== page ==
This is a chapter 10 summary of the book “Movement” by Gray Cook. Mistakes, I’ve Made a Few When we are talking corrective exercise design, people often make 4 mistakes: 1)      Protocol approach: Exercise based on category. Problem – 1 size fits all. 2)      Basic kinesiology: Target prime movers and some stabilizers. Problem – fails on timing, motor control, stability, and movement. 3)      Appearance of functional approach – Use bands and resistance during functional training. Problem – If the pattern is poor, adding challenges to it can increase compensation. There is also no pre-post testing. 4)      Prehabilitation approach – Prepackaged rehab exercises into conditioning programs as preventative measures to reduce injury risk. Problem – Design is based on injuries common to particular activities as opposed to movement risk factors. There are also certain mistakes that are often made when utilizing the FMS and SFMA: 1)      Converting movement dysfunction into singular anatomical problems. 2)      Obsessing over perfection in each test instead of identifying the most significant limitation/asymmetry. 3)      Linking corrective solutions to movement problems prematurely. The overarching rule is to address these movement deficiencies first, as we do not want to put strength or fitness on top of dysfunctional movement.   The Performance Pyramid When designing an exercise program, we look for three areas to improve performance: Movement, performance, and skill.   It is important that program design is based on the individual’s needs and has these qualities in a hierarchal fashion. For example, if one performs excellent on functional performance

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Movement Chapter 9: Analyzing the Movements in Screens and Assessments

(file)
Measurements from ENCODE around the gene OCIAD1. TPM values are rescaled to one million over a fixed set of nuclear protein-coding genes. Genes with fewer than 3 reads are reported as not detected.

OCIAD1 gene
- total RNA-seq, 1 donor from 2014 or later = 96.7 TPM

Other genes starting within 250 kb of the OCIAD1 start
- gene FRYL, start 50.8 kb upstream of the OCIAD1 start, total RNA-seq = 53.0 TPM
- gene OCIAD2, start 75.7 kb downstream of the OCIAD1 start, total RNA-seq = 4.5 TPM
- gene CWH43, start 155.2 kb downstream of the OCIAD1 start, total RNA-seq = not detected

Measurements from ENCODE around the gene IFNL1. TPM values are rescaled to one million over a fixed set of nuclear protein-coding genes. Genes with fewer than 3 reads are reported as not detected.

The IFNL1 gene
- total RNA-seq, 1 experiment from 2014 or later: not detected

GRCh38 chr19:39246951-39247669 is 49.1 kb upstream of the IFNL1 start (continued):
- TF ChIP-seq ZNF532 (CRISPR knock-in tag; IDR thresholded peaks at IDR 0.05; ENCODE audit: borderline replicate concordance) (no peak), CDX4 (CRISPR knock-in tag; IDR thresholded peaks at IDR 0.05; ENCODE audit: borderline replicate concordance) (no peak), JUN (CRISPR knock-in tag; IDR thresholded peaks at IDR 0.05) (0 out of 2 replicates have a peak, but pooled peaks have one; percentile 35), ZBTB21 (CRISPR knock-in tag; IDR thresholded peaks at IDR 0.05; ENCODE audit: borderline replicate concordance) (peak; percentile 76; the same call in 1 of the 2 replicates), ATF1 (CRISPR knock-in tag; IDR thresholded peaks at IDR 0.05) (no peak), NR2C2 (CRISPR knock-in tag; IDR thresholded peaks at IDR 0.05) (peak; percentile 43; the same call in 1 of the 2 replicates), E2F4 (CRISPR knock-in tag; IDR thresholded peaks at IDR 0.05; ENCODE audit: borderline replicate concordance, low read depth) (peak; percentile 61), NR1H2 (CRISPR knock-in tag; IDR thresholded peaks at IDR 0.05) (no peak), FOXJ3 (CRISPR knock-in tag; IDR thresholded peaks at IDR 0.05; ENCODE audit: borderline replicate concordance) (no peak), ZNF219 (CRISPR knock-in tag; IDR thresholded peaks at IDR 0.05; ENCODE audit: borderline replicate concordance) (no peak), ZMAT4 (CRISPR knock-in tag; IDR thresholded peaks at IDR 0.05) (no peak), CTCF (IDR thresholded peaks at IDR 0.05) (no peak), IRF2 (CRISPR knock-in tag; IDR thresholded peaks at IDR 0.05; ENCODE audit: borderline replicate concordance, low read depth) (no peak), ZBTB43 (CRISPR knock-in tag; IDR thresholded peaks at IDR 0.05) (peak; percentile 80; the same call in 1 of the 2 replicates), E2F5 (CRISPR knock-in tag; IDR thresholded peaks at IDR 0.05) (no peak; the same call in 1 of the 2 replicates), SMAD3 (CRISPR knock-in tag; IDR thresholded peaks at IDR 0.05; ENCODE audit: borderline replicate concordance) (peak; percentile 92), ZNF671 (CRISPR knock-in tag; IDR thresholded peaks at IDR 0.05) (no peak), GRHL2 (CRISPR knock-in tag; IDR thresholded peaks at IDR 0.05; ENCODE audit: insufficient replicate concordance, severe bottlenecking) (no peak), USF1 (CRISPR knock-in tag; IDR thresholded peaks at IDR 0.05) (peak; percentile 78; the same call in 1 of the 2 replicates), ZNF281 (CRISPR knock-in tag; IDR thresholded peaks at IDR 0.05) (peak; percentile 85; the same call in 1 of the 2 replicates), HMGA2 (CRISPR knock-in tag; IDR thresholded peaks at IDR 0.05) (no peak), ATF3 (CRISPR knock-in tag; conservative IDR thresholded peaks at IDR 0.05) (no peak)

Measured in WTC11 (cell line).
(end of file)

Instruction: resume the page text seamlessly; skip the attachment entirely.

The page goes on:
This is a chapter 9 summary of the book “Movement” by Gray Cook. While I have broken up these sections into patterns, much of what Gray talks about does not involve the patterns themselves, but are still good points to know. Ergo, much like the book itself, this post may seem a little disjointed 🙂 The Deep Squat One’s inability to squat is not considered a single problem. Instead, a disconnect is present between the body and the brain in the squatting pattern. Our brain sees things in patterns, and the squatting pattern essentially gets smudged. Before performing the squat as an exercise, we must first groove an optimal movement pattern. One interesting point regarding the squat is that as an exercise it is often a top-down based movement. However, when we learn to squat in development, the movement occurs bottom-up. So one way to train the squat is by starting from the bottom of the squat and working to standing. This method ensures full mobility to perform a full deep squat. To relate the SFMA to the squat pattern, Gray is very clear about not training the squat if one cannot touch his or her toes. Hurdle Step and Single Leg Stance These two movements simultaneously test mobility and stability of both legs. Oftentimes in these patterns you will see a high-threshold strategy (HTS), in which a hyper-protective core response occurs. Research demonstrates that this stabilization strategy can cause poor motor control to occur. These tests also are basic

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Movement Chapter 8: SFMA Assessment Breakout Descriptions and Flowcharts